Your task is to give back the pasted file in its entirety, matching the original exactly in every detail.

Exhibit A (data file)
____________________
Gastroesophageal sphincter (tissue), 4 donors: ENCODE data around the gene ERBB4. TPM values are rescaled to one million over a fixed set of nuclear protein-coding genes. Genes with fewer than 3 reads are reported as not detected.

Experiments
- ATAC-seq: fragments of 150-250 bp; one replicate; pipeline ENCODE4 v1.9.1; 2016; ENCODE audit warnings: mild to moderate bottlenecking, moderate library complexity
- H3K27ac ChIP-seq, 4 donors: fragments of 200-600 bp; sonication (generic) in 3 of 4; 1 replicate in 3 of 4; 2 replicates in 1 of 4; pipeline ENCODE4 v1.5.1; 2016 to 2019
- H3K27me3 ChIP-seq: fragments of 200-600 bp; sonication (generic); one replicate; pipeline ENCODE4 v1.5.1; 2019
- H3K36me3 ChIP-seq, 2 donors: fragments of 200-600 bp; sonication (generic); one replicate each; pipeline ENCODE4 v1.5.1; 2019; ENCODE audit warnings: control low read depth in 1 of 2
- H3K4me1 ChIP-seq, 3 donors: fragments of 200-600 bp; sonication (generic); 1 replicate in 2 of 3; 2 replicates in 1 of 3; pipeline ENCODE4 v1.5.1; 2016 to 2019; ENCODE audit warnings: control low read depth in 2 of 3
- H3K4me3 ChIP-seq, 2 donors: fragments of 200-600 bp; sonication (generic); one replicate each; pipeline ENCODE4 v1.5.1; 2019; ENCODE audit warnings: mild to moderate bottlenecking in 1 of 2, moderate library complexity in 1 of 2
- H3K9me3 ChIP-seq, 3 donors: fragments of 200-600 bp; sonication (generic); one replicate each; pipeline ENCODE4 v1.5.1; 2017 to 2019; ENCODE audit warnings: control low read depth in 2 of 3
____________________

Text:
Gastroesophageal sphincter (tissue), 4 donors: ENCODE data around the gene ERBB4. TPM values are rescaled to one million over a fixed set of nuclear protein-coding genes. Genes with fewer than 3 reads are reported as not detected.

Experiments
- ATAC-seq: fragments of 150-250 bp; one replicate; pipeline ENCODE4 v1.9.1; 2016; ENCODE audit warnings: mild to moderate bottlenecking, moderate library complexity
- H3K27ac ChIP-seq, 4 donors: fragments of 200-600 bp; sonication (generic) in 3 of 4; 1 replicate in 3 of 4; 2 replicates in 1 of 4; pipeline ENCODE4 v1.5.1; 2016 to 2019
- H3K27me3 ChIP-seq: fragments of 200-600 bp; sonication (generic); one replicate; pipeline ENCODE4 v1.5.1; 2019
- H3K36me3 ChIP-seq, 2 donors: fragments of 200-600 bp; sonication (generic); one replicate each; pipeline ENCODE4 v1.5.1; 2019; ENCODE audit warnings: control low read depth in 1 of 2
- H3K4me1 ChIP-seq, 3 donors: fragments of 200-600 bp; sonication (generic); 1 replicate in 2 of 3; 2 replicates in 1 of 3; pipeline ENCODE4 v1.5.1; 2016 to 2019; ENCODE audit warnings: control low read depth in 2 of 3
- H3K4me3 ChIP-seq, 2 donors: fragments of 200-600 bp; sonication (generic); one replicate each; pipeline ENCODE4 v1.5.1; 2019; ENCODE audit warnings: mild to moderate bottlenecking in 1 of 2, moderate library complexity in 1 of 2
- H3K9me3 ChIP-seq, 3 donors: fragments of 200-600 bp; sonication (generic); one replicate each; pipeline ENCODE4 v1.5.1; 2017 to 2019; ENCODE audit warnings: control low read depth in 2 of 3